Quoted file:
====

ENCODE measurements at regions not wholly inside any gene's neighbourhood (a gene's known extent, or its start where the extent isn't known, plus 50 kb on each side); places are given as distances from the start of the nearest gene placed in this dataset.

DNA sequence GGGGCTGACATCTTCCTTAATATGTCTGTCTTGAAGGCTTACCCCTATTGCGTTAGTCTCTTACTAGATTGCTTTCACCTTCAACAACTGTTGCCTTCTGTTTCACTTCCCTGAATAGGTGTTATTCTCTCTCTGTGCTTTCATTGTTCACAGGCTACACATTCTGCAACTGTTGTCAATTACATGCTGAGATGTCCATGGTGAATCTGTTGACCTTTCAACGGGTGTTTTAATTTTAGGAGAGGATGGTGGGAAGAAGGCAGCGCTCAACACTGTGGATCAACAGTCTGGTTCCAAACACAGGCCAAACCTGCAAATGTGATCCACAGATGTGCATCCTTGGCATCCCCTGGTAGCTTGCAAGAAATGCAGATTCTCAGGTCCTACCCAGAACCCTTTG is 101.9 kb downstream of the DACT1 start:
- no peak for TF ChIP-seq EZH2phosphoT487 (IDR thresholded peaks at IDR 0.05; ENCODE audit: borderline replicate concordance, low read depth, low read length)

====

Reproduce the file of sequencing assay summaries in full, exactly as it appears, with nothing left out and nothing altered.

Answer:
ENCODE measurements at regions not wholly inside any gene's neighbourhood (a gene's known extent, or its start where the extent isn't known, plus 50 kb on each side); places are given as distances from the start of the nearest gene placed in this dataset.

DNA sequence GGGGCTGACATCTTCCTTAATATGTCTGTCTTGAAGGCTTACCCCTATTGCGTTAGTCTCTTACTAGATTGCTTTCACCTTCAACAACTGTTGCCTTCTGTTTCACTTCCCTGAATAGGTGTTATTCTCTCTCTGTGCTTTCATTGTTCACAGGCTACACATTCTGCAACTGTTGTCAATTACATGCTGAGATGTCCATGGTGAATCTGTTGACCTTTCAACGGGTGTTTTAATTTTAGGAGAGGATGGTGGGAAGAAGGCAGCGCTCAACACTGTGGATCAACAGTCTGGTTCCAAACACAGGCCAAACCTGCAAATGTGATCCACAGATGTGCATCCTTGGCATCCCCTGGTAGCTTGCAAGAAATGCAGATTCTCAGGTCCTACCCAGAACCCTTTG is 101.9 kb downstream of the DACT1 start:
- no peak for TF ChIP-seq EZH2phosphoT487 (IDR thresholded peaks at IDR 0.05; ENCODE audit: borderline replicate concordance, low read depth, low read length)